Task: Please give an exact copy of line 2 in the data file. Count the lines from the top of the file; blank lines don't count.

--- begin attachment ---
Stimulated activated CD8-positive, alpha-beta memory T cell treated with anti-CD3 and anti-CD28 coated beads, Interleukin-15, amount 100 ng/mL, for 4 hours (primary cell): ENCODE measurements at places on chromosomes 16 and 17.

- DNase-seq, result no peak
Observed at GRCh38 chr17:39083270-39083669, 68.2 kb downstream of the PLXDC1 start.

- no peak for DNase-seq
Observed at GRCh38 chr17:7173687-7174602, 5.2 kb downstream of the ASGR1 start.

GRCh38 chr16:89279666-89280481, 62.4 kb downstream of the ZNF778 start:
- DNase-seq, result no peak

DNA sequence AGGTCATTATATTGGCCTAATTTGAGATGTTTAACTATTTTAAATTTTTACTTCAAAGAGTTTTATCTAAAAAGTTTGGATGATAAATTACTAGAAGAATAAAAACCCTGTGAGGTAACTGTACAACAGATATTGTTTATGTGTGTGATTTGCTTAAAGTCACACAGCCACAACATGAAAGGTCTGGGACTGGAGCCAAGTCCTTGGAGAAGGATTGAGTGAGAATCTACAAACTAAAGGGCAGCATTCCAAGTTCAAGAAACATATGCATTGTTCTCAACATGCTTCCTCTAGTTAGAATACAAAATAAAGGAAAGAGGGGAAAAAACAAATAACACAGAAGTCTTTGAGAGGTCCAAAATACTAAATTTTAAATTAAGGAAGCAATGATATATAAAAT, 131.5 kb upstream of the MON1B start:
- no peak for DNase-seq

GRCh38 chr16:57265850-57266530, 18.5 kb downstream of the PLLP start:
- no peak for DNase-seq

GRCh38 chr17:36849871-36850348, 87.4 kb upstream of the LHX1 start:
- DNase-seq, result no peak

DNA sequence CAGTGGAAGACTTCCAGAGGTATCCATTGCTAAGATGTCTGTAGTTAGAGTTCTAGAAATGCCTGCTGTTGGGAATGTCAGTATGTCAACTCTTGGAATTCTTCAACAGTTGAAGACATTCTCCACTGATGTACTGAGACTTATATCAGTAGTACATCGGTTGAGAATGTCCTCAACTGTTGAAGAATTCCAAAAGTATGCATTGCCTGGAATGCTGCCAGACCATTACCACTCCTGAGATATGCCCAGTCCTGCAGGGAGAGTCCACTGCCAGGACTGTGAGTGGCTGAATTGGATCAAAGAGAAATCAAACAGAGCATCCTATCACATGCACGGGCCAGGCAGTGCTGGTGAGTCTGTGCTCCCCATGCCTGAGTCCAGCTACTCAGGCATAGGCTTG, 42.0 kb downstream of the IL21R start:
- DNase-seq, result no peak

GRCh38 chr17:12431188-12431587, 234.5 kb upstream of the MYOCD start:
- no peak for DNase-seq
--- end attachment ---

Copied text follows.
- DNase-seq, result no peak